What just happened? If someone offers you all of the world’s bitcoin for $25, you’re unlikely to turn it down given BTC’s market cap is around $746 billion. But Warren Buffett, better known as the third richest man in the world and a highly successful investor, would not agree to this deal because, according to him, Bitcoin is not really worth anything and does not produce anything.

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Berkshire Hathaway CEO/Chairman Buffett has been clear about cryptocurrencies in the past; he once called Bitcoin “rat poison squared”. At his company’s annual shareholder meeting on Saturday, Buffett again spoke out against digital currencies and why he sees them as a bad investment.

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“If you told me that you own all the bitcoins in the world and offered them to me for $25, I would not agree,” Buffett said. “What would I do with him?”

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Instead of just eloquently expressing his feelings for Bitcoin, Buffett in this case gave a more detailed explanation of why he apparently hates it so much.

“If you said… for a 1% stake in all farmland in the United States, pay our group $25 billion, I will write you a check this afternoon,” the investor said. “[For] $25 billion Now I own 1% of the farmland. [If] you offer me 1% of all the residential buildings in the country and you want another 25 billion dollars, I’ll write you a check, it’s very simple. Now if you told me you own all the bitcoins in the world and offered them to me for $25, I wouldn’t take them because what would I do with them? I would have sold it to you anyway. It won’t do anything. Apartments will produce rent and farms will produce food.”

Berkshire Hathaway vice chairman and longtime Buffett business partner Charlie Munger even more critical bitcoins in the past. He said holding on to crypto was “stupid” as he predicts its value will drop to zero over time, crypto is “evil” because it undermines the integrity and stability of the US financial system and it makes the US “look stupid” because China was sensible enough to ban it.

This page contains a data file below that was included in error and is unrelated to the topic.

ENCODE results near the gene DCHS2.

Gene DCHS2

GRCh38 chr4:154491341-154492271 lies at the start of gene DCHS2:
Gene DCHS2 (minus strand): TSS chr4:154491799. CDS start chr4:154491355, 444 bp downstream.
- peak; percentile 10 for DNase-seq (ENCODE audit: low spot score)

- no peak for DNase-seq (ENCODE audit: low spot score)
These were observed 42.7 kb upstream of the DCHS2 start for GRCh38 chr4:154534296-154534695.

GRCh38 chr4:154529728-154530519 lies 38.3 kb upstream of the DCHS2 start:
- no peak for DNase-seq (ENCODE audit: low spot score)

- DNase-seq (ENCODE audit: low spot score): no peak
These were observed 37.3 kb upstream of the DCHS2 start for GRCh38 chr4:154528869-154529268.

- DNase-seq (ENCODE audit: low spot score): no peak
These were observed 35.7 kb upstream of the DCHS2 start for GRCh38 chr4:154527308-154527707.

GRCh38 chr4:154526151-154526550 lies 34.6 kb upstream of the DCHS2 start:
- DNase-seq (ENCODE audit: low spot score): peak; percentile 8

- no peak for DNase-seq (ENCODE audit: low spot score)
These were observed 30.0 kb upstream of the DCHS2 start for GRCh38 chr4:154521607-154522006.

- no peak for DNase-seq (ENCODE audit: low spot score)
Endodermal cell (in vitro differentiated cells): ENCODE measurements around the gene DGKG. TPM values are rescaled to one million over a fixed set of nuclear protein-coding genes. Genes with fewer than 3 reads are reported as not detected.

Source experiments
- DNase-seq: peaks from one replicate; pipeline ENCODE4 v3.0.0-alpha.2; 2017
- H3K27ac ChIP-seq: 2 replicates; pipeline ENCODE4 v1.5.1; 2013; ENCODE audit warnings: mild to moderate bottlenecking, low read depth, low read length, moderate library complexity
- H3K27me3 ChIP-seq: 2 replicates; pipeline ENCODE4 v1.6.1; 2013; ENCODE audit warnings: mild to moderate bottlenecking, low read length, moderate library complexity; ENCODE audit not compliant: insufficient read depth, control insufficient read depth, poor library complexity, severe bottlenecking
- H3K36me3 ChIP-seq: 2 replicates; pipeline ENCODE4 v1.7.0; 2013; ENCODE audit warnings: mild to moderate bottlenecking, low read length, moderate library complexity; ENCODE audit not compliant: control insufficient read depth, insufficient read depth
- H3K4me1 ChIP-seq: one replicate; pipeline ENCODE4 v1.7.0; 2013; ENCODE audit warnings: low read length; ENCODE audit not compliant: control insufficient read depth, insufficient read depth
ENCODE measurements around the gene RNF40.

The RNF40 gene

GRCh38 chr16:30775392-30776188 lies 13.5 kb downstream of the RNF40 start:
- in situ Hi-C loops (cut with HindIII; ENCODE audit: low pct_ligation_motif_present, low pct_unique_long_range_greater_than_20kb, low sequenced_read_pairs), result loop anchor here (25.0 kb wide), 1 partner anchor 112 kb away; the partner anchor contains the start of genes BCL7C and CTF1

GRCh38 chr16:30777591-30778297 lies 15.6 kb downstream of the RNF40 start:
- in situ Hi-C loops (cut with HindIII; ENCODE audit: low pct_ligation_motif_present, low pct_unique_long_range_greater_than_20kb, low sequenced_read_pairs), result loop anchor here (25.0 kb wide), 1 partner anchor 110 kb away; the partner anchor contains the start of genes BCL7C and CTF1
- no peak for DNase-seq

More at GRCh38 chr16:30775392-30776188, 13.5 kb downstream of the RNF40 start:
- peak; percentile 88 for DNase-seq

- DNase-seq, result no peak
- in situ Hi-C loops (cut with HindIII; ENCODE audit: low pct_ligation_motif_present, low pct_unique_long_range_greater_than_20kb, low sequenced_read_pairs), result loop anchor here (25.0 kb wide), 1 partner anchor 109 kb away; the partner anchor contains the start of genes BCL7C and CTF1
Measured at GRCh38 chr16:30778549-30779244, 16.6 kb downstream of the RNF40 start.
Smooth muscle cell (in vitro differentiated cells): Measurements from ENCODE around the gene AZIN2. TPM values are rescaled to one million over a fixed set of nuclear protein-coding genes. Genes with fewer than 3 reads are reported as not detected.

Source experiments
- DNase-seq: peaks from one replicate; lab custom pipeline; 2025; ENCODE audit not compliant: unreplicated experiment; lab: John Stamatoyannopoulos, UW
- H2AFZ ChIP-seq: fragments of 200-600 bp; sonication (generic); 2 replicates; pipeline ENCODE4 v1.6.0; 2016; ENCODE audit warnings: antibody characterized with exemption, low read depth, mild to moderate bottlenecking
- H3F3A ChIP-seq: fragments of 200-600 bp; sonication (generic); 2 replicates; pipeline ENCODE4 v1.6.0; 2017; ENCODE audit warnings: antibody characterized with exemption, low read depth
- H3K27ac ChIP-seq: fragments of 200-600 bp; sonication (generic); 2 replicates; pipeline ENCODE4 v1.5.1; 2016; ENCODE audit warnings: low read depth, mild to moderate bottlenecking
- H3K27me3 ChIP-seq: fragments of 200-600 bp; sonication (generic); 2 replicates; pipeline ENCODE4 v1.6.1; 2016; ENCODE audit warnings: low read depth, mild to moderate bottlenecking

“In my life, I try to avoid things that are stupid, mean, and make me look bad compared to someone else,” Munger said. “Bitcoin does all three.”

It is often said that crypto love among billionaires is the thing of a generation. Fifty-year-old Elon Musk is a big fan, constantly tweeting about coins like Dogecoin. Sixty-six-year-old Bill Gates too enthusiastic; Buffett, 91, hates it; and Munger, 98, who was born the same year Lenin died, seems to think it was the work of the devil.

Buffett may not like cryptocurrencies, but he obviously believes in the profitability of video games. Berkshire Hathaway increased its stake in Activision Blizzard from 2% at the end of the year to 9.5%, worth about $5.6 billion.

It’s a particularly interesting move on Buffett’s part, who says it was entirely his decision as Microsoft’s Activision Blizzard acquisition is in doubt. due to FTC check deals. The company’s shares are currently worth $75, well below Microsoft’s $95 per share offer and the $82 they reached after the acquisition news.

As informed back in February, the uncertainty surrounding the deal is due to the fact that the US Federal Trade Commission is looking into the acquisition. Buying Activision Blizzard would make Microsoft the third largest video game company after Tencent and Sony, and it has attracted the attention of regulators looking into potential antitrust issues.

Buffett image credit (center): Fortune Live Media